Role Model Q&A Mar 22

Boys in Mind Meets...

An Interview with Ashley Ayre

By: Kate Murphy

Ashley Q&A
Asley Ayres, former Director of Children’s Services and Chief Executive of Bath & North East Somerset

I’m retired now and I do some voluntary work as a charity trustee but before that I spent just under 40 years in education and children’s services. I started out as a graduate trainee back in the early 80s and ended up as Director of Children’s Services and finally as Chief Executive of Bath & North East Somerset Council.

How I got into that role was an accident to begin with because I’d been offered a job in the London Borough of Bromley and I was supposed to go into the Treasury Department with a view to be training as an accountant. But when I got there the person who was supposed to be my mentor had broken their leg so  I got temporarily put into social services where there was someone who could mentor me. By the time the other chap came back I didn’t want to go into finance. I wanted to stay in social services as I liked it so much. It was much more interesting .

I’d always known I wanted to work in the public sector in some format . I don’t think anyone realises just how important local government services are because they’re the things which help people live a civilised life and you don’t even notice they’re there, but you notice when they aren’t. People notice if there’s rubbish on the streets or their bin hasn’t been collected or the street lights aren’t working or there are huge potholes in the road. They notice if they can’t get their child into a school. Some services are not so visible, such as services for vulnerable children but they are critically important, as are services for vulnerable adults and elderly people. So going into social services I found to be absolutely fascinating. I didn’t train as a social worker or  teacher so it was a bit strange to end up as Director of Children’s Services, but I was good at problem-solving so when new legislation came in I would get asked how to implement it and change things at a local level.

Young people’s mental health is absolutely critical and one of the things we spent a long time in Children’s Services thinking about and talking to young people about was what should our mission and vision be, as this underpins what you believe you’re there to do. So we talked about helping children and young people to flourish, to enjoy their education, but we also saw that education wasn’t just about reading, writing and arithmetic. It was actually about building relationships, about how to inter-act with other people, how to look after yourself and other people.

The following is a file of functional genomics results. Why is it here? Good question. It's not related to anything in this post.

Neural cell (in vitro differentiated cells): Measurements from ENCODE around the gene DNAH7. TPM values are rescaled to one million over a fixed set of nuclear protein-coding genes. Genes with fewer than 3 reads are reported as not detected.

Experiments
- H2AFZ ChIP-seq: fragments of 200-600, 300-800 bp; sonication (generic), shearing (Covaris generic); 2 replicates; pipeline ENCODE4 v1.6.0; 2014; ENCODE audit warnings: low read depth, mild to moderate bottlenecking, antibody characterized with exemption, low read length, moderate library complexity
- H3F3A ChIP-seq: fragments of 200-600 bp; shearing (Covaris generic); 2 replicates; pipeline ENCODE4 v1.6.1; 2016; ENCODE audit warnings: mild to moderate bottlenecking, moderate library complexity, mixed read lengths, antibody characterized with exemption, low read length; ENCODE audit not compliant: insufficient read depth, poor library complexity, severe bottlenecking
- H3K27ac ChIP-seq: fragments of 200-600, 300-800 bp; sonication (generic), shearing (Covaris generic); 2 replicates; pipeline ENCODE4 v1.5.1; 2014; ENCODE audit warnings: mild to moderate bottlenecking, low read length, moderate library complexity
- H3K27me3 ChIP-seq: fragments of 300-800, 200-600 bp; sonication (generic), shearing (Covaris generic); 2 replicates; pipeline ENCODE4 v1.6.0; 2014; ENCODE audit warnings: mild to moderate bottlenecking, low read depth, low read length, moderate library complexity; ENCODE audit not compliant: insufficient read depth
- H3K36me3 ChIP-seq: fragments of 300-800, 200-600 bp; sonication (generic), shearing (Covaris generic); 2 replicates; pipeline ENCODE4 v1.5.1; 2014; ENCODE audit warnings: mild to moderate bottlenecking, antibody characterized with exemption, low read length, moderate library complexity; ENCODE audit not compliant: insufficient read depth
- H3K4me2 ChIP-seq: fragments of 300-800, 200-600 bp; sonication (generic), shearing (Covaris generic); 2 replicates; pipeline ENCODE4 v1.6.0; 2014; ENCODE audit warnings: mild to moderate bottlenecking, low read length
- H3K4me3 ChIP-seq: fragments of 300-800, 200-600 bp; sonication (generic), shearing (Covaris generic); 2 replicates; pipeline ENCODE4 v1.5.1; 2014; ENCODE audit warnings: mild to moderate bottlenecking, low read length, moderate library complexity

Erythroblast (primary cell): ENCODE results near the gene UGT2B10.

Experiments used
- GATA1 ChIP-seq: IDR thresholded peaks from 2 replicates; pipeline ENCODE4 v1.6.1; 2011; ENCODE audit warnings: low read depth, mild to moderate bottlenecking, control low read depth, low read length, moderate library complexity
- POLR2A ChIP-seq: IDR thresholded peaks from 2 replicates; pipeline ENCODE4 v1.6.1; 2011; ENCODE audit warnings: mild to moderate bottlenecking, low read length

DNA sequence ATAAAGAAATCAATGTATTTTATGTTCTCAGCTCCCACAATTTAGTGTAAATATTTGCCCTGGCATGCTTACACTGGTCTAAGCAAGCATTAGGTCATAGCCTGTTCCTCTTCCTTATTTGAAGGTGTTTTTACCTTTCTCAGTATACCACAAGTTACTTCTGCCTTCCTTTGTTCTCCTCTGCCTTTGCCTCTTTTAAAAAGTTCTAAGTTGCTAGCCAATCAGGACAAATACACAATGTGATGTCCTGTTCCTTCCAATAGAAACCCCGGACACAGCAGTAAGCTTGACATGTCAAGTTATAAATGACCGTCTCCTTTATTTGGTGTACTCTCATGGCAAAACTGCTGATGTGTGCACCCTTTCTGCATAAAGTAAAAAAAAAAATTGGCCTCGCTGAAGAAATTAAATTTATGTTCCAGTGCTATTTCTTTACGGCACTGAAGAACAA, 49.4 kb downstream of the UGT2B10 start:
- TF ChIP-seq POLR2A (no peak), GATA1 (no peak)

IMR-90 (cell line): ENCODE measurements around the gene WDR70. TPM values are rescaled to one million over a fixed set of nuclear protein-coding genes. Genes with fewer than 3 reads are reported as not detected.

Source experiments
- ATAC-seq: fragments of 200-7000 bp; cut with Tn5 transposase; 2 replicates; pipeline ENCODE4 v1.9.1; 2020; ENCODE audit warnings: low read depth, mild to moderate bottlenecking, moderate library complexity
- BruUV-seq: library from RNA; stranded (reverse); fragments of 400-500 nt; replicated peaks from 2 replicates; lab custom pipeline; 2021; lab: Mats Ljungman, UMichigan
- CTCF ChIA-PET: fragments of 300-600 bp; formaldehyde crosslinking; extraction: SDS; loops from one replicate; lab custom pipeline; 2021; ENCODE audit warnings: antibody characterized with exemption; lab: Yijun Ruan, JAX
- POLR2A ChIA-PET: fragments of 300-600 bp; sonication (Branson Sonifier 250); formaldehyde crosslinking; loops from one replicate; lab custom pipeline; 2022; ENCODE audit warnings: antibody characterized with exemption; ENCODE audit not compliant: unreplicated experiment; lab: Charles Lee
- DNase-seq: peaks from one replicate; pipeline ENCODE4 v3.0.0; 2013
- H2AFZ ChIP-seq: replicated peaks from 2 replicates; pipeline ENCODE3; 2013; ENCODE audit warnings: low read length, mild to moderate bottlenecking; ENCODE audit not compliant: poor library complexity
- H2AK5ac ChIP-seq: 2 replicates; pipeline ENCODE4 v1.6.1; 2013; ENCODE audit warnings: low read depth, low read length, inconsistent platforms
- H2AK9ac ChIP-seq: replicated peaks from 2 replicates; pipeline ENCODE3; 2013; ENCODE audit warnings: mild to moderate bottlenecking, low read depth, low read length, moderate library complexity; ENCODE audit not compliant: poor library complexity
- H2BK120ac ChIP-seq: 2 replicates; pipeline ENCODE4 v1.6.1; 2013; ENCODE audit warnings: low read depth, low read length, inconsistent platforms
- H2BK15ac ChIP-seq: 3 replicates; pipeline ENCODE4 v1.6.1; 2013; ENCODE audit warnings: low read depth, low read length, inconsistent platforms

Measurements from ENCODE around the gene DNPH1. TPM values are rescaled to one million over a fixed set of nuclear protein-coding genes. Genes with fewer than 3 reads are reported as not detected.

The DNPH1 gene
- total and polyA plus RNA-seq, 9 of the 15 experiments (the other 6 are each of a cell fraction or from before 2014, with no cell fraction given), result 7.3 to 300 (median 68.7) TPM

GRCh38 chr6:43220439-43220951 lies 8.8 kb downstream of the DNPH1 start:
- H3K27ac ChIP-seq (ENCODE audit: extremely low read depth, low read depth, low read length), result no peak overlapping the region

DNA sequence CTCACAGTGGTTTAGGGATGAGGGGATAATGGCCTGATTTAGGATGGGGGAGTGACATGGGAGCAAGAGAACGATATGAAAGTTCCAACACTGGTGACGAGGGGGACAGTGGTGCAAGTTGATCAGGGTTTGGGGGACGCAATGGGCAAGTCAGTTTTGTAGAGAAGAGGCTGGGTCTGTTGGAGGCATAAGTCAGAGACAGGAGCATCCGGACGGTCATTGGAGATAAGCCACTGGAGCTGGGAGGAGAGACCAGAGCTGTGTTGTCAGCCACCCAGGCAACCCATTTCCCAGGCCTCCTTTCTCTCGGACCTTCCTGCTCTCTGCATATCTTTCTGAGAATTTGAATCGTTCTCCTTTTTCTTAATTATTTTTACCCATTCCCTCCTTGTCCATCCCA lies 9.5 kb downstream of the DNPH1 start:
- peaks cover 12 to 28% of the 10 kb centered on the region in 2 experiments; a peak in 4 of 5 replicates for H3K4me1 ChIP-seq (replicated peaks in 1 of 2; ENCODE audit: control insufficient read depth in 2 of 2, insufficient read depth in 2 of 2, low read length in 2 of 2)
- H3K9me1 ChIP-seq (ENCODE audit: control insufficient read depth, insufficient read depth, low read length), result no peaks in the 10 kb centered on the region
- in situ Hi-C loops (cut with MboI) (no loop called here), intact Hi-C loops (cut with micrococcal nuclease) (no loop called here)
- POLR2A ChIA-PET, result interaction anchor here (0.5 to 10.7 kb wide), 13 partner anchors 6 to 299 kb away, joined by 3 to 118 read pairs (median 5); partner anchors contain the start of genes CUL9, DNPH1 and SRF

Childhood and adolescence is increasingly stressful and people of my generation really don’t understand some of the complexities and differences from when we were children. The biggest one is the impact of social media and the way young people live their lives using digital media. As an adult my understanding skates across the top of that. 

I think the best approaches are when young people are positively engaged and can be developed to lead those interventions themselves, rather than be told by adults this is what we’re going to do and how we’re going to do it .  We did a huge amount in  B&NES over the years to engage and involve children and young people, via the School Improvement Service, via the Healthy Schools Initiative, via the Pupil Parliaments, via work with organisations such as Mentoring Plus, the Youth Offending Service  and others . We tried as hard as we could to listen to what young people told us was important and to build as much of that into our Young People’s Plans. 

I exercise regularly to keep myself physically fit. I have a big garden and I’m the labourer. I really enjoy that and we spend a lot of time in the garden – pruning, getting ready for the Spring and the Summer , putting in new bushes and plants. I also do a lot of DIY projects; at the moment I’m working on a little out-house. I think if you can get out in the fresh air that’s really beneficial. I’ve got a little chiminea/ woodburner and I can just sit for 10 minutes in between tasks and look at the scenery. I also paint water colours which I really enjoy.

If I was giving a message to my younger self I’d say : Relax and don’t worry so much. You don’t know everything and you can’t know everything. You have to take a few chances, a few risks. You don’t accumulate if you don’t speculate! If you don’t put yourself out there a bit , then you won’t reap the rewards from friendships, relationships and life in general. 

March 2022

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